On the eve of the Grenfell Tower public inquiry's first hearing, the director of the law centre at the heart of efforts to support those affected by the fire has expressed concern at how fast the inquiry process is moving.

At least 80 people died following the fire at the 24-storey block Grenfell Tower in North Kensington, London, in June. Today, Victoria Vasey, director of North Kensington Law Centre, acknowledged that people want the inquiry to happen sooner rather than later, but was concerned that 'this is all moving very, very fast'.

The deadline for people and organisations wanting to apply to be a core participant in the inquiry passed on Friday. A core participant will receive, in advance of hearings, disclosure of evidence that the inquiry's chairman considers is relevant. They can make an opening and closing statement at certain hearings, suggest lines of questioning that the inquiry's counsel should pursue, and their recognised legal representative may apply to question witnesses.

However, Vasey told a Institute for Government debate this morning that there are still people living in hotels, 'unable to leave... let alone instruct lawyers, let alone fill in lots of papers, let alone even conceive whether they want to be part of this process'.

Vasey noted that the inquiry 'got off to a shaky start' but said there had been efforts from within to create a more open process, and meet victims and survivors. However, she said: 'I'm not sure that's gone far enough. I'm not sure the panel is good enough. I'm not sure the process of consultation has been deep enough, meaningful enough, has been long enough.'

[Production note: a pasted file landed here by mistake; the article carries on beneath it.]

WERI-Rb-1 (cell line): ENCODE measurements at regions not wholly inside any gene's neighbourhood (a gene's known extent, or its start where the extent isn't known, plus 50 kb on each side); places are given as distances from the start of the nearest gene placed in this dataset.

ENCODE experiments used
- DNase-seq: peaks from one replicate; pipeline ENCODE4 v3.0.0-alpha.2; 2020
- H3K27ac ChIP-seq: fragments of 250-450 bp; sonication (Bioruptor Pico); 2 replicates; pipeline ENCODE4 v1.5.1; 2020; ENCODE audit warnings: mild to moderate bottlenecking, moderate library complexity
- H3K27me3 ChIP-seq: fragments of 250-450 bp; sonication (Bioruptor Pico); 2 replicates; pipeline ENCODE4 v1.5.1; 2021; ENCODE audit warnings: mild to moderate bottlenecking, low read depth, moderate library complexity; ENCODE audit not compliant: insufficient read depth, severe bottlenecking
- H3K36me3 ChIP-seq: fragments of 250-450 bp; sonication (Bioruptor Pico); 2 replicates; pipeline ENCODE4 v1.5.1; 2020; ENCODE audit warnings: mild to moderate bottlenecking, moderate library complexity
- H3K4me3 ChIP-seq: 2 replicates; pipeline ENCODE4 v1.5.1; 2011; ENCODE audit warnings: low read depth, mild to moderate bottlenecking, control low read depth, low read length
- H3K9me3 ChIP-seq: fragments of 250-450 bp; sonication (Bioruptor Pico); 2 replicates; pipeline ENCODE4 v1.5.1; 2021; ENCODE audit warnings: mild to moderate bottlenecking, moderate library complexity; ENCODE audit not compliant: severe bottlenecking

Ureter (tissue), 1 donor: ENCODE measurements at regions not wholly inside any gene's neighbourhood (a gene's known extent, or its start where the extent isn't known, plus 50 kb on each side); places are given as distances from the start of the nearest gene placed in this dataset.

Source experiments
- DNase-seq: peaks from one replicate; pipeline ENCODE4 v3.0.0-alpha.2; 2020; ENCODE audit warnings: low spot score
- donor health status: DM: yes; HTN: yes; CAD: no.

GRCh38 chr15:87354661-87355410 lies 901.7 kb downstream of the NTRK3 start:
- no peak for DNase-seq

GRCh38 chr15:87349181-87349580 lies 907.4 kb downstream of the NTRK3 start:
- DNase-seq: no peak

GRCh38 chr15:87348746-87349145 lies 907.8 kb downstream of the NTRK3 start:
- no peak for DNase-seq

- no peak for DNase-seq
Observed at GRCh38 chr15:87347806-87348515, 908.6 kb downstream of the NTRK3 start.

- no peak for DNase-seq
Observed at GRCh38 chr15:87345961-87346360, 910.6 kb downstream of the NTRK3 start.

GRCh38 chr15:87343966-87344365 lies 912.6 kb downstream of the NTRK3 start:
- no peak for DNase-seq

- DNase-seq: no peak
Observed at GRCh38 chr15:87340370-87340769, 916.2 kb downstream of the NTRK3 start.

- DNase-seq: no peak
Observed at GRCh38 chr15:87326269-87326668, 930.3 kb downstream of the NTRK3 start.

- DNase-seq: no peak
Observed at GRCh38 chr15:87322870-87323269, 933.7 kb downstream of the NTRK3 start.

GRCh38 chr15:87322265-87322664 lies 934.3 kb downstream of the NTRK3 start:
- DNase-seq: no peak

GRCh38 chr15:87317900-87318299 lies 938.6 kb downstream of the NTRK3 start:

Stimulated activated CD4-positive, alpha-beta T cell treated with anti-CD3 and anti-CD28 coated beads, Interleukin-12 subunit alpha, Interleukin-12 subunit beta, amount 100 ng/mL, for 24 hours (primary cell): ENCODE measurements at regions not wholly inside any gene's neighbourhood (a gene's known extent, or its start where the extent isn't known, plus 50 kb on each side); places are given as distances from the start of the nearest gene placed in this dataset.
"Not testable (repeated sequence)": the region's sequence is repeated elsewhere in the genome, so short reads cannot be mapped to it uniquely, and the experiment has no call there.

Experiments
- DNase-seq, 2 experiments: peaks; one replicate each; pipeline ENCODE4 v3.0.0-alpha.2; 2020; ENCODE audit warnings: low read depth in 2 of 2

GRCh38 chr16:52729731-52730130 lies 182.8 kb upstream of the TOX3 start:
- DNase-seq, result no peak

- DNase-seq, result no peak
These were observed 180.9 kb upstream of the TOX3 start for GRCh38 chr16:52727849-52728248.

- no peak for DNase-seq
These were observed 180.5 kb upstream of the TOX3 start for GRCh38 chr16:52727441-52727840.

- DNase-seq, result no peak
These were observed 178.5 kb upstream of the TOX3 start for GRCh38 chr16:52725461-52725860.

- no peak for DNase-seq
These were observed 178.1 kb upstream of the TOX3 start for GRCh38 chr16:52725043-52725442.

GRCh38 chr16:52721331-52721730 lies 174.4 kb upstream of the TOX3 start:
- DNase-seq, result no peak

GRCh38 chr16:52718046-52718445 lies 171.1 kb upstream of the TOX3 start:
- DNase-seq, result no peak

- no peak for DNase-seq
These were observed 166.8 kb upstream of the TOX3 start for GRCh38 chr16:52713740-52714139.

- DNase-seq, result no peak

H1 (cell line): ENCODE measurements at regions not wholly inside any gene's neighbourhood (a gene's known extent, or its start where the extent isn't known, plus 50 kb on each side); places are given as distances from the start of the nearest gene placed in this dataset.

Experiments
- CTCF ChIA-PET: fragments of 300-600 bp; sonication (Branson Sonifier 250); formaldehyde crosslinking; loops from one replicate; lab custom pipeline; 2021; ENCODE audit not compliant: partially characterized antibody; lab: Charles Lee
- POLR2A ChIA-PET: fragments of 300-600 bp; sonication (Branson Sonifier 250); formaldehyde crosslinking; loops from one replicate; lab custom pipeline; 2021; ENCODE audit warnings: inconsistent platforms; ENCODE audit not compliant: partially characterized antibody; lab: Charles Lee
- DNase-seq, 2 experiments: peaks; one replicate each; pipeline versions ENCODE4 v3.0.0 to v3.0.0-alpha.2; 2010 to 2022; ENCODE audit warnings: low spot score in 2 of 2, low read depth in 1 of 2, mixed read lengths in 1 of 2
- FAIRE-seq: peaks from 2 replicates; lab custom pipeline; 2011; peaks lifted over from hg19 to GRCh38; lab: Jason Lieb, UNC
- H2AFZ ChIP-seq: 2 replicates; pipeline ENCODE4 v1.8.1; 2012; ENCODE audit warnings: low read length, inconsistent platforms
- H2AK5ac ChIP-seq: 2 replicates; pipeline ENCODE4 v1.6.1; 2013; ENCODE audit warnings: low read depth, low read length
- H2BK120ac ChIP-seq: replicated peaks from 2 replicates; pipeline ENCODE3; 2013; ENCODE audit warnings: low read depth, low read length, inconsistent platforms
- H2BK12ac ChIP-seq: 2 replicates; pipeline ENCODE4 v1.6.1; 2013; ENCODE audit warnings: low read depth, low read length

Vasey said the inquiry's terms of reference are broadly good, but 'there's scope in there to develop some ideas'. One part that's missing, she said, is the aftermath of the fire.

'It's in there on very, very narrow terms. A few days are referred to. The aftermath and the way residents and the wider community have been treated, and been able to participate in the processes, have really exacerbated and extended the trauma of the fire. I see that as an integral part of the exercise of learning lessons,' she said.

Sir Paul Jenkins, a barrister at London's Matrix Chambers and former head of the Government Legal Department, told the debate that a well-run inquiry 'can play a part in the healing process', though 'certainly at this stage it is almost inappropriate to talk about the healing process in the context of Grenfell Tower'.

The inquiry's chair, Sir Martin Moore-Bick, a retired Court of Appeal judge, hopes to deliver an initial report by Easter next year.

Meanwhile, the Gazette has learned that a judicial review application lodged earlier this week by the BMELawyers4Grenfell group over diversity concerns in relation to the inquiry panel has been refused. The group has submitted a list of 25 BME (black and minority ethnic) experts in areas such as regulation, criminal and human rights law to the prime minister and Moore-Bick.